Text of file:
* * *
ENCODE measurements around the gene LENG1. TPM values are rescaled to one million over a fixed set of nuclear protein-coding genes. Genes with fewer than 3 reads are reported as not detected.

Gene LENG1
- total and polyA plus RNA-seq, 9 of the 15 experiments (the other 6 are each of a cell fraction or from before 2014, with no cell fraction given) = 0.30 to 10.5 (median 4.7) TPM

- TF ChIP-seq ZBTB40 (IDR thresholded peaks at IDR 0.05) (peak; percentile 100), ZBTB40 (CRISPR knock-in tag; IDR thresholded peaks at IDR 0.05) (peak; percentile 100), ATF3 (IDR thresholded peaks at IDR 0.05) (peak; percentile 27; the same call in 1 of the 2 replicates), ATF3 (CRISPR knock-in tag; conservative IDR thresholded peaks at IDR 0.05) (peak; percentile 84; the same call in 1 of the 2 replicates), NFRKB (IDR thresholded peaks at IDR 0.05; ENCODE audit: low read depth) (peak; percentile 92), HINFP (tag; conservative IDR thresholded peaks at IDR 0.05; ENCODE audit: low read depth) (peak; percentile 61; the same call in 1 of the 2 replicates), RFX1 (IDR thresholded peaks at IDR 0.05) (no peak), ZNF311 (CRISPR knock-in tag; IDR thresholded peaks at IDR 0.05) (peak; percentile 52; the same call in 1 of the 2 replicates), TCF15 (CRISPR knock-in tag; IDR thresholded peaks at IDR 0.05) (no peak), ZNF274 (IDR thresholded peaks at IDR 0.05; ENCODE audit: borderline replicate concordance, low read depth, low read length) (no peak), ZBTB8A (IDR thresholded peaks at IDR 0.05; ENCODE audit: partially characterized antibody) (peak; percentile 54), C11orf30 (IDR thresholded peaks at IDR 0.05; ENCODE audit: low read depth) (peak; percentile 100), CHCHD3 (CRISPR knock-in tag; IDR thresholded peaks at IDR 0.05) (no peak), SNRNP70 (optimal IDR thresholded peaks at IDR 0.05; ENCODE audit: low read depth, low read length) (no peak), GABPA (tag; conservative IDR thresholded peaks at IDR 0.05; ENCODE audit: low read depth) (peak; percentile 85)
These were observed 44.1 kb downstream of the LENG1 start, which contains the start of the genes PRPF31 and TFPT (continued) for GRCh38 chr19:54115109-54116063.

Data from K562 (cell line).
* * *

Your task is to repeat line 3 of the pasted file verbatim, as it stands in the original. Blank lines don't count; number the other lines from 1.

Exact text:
- total and polyA plus RNA-seq, 9 of the 15 experiments (the other 6 are each of a cell fraction or from before 2014, with no cell fraction given) = 0.30 to 10.5 (median 4.7) TPM